Hudson River Almanac April 19 - April 25, 2015
Contributors found many ways this week to express both the coming of spring and their delight in its many faces - from butterflies to flowers to songbirds and fishes.
HIGHLIGHT OF THE WEEK
4/19 - Ulster Park, HRM 87: Spring made itself felt today: The dawn chorus was deafening; a spotted salamander crawled across the drive toward a wetland; a Louisiana waterthrush was singing away; and, farther on, the beautifully wispy strains of the winter wren greeted my ears. Beside the path I could pick out bloodroot, red trillium, coltsfoot, and many Dutchman's breeches. Numerous spring azures darted past me and a splendid mourning cloak butterfly drifted overhead, almost landing on me. It was a gorgeous spring day! [Photo of bloodroot by Dave Moore, courtesy of U.S. Forest Service.]
- Kent Warner
NATURAL HISTORY NOTES
[Note: Almanac readers Jesse Jaycox, Mark Fitzsimmons, and Joseph Okoniewski pointed out that we likely misinterpreted Christa Ippoliti's least weasel report from Ballston Lake (see April 14). While the least weasel is known from New York State, the literature notes that their present range does not reach the Saratoga area. A second look at the details of the report suggests it was most likely a short-tailed weasel. Tom Lake.]
4/19 - Greenwich, HRM 186: The great blue heron rookery just outside of Greenwich in the Battenkill watershed had about 11-15 nests and was very active. There were many young hatched there last year and this year looks promising as well.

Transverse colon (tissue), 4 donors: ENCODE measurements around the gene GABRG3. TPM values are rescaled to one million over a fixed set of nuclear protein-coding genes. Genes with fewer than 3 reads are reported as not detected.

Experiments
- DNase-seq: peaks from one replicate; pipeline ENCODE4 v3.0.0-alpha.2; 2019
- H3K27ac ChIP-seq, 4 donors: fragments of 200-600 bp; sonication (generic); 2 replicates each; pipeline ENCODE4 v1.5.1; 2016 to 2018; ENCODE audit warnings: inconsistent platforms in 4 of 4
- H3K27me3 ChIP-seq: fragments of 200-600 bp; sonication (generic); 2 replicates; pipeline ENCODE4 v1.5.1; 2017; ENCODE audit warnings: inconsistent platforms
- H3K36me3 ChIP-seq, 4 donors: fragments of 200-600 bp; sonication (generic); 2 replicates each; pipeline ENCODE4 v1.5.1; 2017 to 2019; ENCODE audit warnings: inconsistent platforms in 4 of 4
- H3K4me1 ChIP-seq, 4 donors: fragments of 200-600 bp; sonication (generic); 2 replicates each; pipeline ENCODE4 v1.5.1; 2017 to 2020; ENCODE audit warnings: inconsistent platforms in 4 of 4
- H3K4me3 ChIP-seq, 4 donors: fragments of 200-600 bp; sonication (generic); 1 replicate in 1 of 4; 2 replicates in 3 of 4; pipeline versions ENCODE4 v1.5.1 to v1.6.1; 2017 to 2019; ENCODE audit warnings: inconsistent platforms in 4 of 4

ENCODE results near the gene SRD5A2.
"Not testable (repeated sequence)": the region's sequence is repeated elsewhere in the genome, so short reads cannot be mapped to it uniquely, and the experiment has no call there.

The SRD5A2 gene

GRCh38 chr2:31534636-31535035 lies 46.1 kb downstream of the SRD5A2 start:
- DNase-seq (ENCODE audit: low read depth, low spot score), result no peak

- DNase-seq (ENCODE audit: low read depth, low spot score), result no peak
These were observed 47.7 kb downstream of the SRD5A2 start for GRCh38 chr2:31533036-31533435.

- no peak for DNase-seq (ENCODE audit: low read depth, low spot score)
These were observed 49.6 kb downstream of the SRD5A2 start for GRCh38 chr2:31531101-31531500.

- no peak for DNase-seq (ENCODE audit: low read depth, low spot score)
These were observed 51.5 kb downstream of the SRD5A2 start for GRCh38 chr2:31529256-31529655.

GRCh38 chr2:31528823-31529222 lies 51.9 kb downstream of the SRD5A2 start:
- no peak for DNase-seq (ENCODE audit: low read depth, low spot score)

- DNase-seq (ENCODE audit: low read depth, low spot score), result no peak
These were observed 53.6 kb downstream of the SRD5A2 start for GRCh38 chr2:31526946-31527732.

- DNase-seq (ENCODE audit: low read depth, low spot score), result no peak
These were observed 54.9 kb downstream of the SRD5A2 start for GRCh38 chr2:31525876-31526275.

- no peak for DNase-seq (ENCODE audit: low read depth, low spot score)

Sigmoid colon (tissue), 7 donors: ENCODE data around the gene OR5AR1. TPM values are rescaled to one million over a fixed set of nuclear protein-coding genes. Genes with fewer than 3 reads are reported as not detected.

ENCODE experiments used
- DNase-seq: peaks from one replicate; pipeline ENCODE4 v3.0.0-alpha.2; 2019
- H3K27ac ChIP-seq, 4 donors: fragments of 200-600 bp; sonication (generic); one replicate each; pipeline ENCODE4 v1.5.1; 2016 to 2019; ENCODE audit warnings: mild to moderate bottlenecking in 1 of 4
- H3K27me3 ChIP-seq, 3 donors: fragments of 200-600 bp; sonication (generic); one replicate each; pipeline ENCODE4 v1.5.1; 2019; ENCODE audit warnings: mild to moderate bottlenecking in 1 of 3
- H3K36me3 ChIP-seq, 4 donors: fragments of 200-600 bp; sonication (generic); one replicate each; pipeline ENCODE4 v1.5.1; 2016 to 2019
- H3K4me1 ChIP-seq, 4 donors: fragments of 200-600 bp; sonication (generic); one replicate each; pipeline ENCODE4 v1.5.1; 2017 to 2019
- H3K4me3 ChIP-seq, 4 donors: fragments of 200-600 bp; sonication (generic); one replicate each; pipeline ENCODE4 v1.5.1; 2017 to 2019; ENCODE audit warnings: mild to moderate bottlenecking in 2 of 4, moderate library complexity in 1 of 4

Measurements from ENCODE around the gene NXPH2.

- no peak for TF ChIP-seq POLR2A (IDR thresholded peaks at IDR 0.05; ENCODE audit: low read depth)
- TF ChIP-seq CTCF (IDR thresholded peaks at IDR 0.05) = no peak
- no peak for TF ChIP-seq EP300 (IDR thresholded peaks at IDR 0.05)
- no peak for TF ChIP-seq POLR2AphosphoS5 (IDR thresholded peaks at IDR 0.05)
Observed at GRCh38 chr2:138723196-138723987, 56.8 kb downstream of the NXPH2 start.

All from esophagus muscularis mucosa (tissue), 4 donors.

- Ken Harper, Hudson-Mohawk Bird Club
4/19 - Town of Pleasant Valley, HRM 77: As we drove along on Route 44, Debbie Quick noticed an impressive raptor perched in a tree along the road. As it took flight, we recognized it as a buteo, a "buzzard hawk." [Photo of adult broad-winged hawk courtesy of Bob Rightmyer.]
- Bob Rightmyer
[Bob Rightmyer's photo revealed that it was an adult broad-winged hawk, its chest thickly barred with chestnut and with dark and light bands of nearly even width across its tail. In England, buteos are called buzzards, but they are not related to the vultures colloquially called buzzards in the New World. Steve Stanne.]
4/19 - Town of Poughkeepsie: The single nestling in eagle nest NY62 was now 22 days old. Mom came to the nest in the afternoon with an alewife (river herring) after a fishing trip in Wappinger Creek. We watched as she shredded the fish and fed the nestling,
- Tom McDowell
4/19 - Town of Fishkill, HRM 63: While transplanting irises on the south side of my house, I dug up a gray treefrog (Hyla versicolor). I had never been up close and personal with a gray treefrog, so I was amazed at the bright yellow coloring on its legs and thighs. What a beauty! There was no leaf litter in this area so I was surprised to find this creature in the moist, very friable soil about two inches deep.